Public/private and internal/external are two separate dimensions.  Public, private, or community attributes specify how widely the cloud service is shared; a sharing dimension.  Internal or external denote the consumer’s view of the Cloud’s service interface.  The view is associated with a consumer’s responsibility for service development, operations, and management; a responsibility dimension.  A third dimension, on-premise or outsourced, describes where the service assets are located; a location dimension.  Many architects conflate the three dimensions. NIST has recently published a Cloud Computing Reference Architecture which spends considerable prose disentangling the concepts.  According to NIST:

A private cloud gives a single Cloud Consumer organization the exclusive access to and usage of the infrastructure and computational resources. It may be managed either by the Cloud Consumer organization or by a third party, and may be hosted on the organization’s premises (i.e. on-site private clouds) or outsourced to a hosting company (i.e. outsourced private clouds).

 

Let’s run through three quick use cases describing public, private, and community:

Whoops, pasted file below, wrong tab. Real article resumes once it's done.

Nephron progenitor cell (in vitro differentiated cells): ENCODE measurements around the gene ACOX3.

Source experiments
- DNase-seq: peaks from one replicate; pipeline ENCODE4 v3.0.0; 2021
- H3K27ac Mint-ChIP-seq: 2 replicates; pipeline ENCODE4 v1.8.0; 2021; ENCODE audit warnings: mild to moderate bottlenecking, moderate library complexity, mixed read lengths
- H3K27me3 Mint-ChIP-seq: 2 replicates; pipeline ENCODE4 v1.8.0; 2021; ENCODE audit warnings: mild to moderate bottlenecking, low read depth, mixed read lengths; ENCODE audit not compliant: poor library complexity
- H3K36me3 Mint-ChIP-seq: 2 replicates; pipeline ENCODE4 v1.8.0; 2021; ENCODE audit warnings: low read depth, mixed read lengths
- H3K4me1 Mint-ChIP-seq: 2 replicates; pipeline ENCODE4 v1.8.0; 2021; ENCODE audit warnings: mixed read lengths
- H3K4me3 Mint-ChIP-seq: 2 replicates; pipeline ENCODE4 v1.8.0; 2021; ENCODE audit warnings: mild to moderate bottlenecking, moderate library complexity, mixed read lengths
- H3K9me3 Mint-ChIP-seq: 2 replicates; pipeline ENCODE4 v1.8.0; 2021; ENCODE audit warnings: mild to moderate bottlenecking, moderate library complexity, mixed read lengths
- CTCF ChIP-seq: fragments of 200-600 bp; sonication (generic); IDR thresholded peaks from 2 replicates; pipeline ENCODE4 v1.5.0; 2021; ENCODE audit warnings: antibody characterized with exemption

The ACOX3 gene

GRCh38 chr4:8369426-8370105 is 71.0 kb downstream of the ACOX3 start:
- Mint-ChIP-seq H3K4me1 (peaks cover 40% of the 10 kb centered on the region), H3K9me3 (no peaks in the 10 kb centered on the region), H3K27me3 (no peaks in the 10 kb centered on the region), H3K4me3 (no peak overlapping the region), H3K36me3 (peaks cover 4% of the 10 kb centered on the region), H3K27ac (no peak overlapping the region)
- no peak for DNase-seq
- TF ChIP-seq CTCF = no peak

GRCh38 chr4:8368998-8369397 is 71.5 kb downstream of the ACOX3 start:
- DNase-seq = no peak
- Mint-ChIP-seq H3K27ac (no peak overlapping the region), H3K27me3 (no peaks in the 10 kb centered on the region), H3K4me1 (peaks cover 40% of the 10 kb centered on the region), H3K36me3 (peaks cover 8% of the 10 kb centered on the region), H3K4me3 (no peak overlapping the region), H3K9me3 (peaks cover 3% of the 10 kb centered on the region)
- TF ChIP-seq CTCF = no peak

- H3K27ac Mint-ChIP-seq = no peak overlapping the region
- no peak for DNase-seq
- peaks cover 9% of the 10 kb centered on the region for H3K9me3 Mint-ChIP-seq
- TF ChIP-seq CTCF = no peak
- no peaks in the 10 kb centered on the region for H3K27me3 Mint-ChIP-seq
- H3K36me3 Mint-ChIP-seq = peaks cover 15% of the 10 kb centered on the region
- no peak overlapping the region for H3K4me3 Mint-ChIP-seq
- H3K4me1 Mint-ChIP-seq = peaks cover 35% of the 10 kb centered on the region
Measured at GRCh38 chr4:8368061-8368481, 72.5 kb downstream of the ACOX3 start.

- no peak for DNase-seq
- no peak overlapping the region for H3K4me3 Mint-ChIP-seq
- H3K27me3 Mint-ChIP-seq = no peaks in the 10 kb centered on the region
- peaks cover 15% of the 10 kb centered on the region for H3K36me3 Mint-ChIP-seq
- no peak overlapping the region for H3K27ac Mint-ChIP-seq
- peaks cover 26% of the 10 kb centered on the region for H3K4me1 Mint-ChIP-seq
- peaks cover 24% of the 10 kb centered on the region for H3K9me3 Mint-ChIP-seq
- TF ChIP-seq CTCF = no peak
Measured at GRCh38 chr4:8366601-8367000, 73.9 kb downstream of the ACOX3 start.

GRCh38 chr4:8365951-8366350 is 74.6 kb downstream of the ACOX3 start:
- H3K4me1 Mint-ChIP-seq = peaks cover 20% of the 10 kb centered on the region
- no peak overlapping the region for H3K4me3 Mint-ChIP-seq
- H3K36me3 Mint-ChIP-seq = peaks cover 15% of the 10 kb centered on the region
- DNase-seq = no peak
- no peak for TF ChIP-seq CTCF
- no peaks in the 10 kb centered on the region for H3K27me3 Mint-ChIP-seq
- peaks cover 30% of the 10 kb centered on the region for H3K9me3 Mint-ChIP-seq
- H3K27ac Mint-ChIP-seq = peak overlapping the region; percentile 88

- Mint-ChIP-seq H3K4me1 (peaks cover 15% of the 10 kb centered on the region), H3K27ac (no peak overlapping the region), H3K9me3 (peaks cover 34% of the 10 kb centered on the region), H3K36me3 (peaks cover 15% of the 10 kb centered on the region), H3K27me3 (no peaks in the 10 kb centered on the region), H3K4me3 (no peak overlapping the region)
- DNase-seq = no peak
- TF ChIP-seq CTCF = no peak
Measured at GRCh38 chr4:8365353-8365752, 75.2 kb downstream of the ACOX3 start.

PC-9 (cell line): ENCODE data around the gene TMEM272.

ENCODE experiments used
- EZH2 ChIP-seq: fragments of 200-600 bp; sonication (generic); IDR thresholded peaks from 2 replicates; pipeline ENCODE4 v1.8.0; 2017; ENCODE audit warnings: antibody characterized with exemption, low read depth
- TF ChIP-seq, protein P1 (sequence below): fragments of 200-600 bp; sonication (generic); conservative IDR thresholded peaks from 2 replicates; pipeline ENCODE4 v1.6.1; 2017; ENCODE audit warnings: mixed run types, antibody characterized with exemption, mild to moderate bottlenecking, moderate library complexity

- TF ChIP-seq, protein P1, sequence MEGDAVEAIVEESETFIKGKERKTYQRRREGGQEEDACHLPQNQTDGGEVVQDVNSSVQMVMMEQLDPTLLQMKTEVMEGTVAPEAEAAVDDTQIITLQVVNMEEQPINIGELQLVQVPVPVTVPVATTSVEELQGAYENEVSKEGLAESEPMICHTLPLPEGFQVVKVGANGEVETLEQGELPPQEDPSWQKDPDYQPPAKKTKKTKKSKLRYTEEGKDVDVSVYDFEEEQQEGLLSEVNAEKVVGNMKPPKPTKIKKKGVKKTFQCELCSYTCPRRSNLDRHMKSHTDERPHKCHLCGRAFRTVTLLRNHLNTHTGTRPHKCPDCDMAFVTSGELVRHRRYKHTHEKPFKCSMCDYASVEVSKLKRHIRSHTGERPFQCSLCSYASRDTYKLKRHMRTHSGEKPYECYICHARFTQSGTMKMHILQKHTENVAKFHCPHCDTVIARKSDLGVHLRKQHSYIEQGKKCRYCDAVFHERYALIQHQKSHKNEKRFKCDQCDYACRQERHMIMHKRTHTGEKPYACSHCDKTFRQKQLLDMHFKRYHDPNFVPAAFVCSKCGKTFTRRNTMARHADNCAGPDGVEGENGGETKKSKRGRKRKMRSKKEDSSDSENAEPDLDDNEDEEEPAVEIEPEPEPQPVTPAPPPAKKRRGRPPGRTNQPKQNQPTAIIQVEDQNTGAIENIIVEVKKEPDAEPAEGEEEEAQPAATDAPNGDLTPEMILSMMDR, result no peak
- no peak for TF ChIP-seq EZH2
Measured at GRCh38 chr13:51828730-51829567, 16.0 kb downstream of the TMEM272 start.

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Cloud DevOps and The Path Towards Governance

Cloud DevOps and PaaS are paving a path towards teams adopting governance best practices.  Teams often follow human nature and take the path of least resistance.  DevOps automates activities, and with adequate up-front planning, DevOps can make ‘the right thing to do the easy thing to do’.

Governance is the precepts, policies, processes, and tooling used to conform activities, minimize risk, and maximize effectiveness.   As Mike Kavis states in a recent blog post,

  Many IT and DevOps shops always look at governance as a dirty word because it sounds too much like government, which sounds too much like bureaucracy and waste. The problem with governance is not with governance itself, but with how organizations have tried to implement (or not implement) it.

 

DevOps principles and practices combined with PaaS characteristics will quicken IT solution development and delivery.   A DevOps focus on continuous activity execution (e.g. continuous build, continuous integration, continuous test, continuous delivery) creates a ‘no wait’ environment.   Teams do not have to wait for the next script to run or for the next activity to commence.  By incorporating automation into developer and operations processes, teams bypass time consuming manual tasks and gain faster phase execution.  Both DevOps and PaaS promote simple, on-demand self-service environments that shield team members from complexity and reduce skill hurdles.  By offering on-demand self-service access, rapid business innovation and experimentation is possible. By reducing complexity, team members are not required to obtain special training and skills before consuming IT services and infrastructure.